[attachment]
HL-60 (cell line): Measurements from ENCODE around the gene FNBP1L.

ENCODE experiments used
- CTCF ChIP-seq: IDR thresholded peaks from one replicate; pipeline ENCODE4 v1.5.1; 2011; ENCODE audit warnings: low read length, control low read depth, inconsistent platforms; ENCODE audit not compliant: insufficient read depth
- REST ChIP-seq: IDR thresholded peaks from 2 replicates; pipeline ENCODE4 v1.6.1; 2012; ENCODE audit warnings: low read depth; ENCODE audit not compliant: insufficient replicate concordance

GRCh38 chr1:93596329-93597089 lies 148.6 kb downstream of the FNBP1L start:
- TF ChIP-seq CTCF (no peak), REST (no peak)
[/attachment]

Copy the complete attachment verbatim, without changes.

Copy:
HL-60 (cell line): Measurements from ENCODE around the gene FNBP1L.

ENCODE experiments used
- CTCF ChIP-seq: IDR thresholded peaks from one replicate; pipeline ENCODE4 v1.5.1; 2011; ENCODE audit warnings: low read length, control low read depth, inconsistent platforms; ENCODE audit not compliant: insufficient read depth
- REST ChIP-seq: IDR thresholded peaks from 2 replicates; pipeline ENCODE4 v1.6.1; 2012; ENCODE audit warnings: low read depth; ENCODE audit not compliant: insufficient replicate concordance

GRCh38 chr1:93596329-93597089 lies 148.6 kb downstream of the FNBP1L start:
- TF ChIP-seq CTCF (no peak), REST (no peak)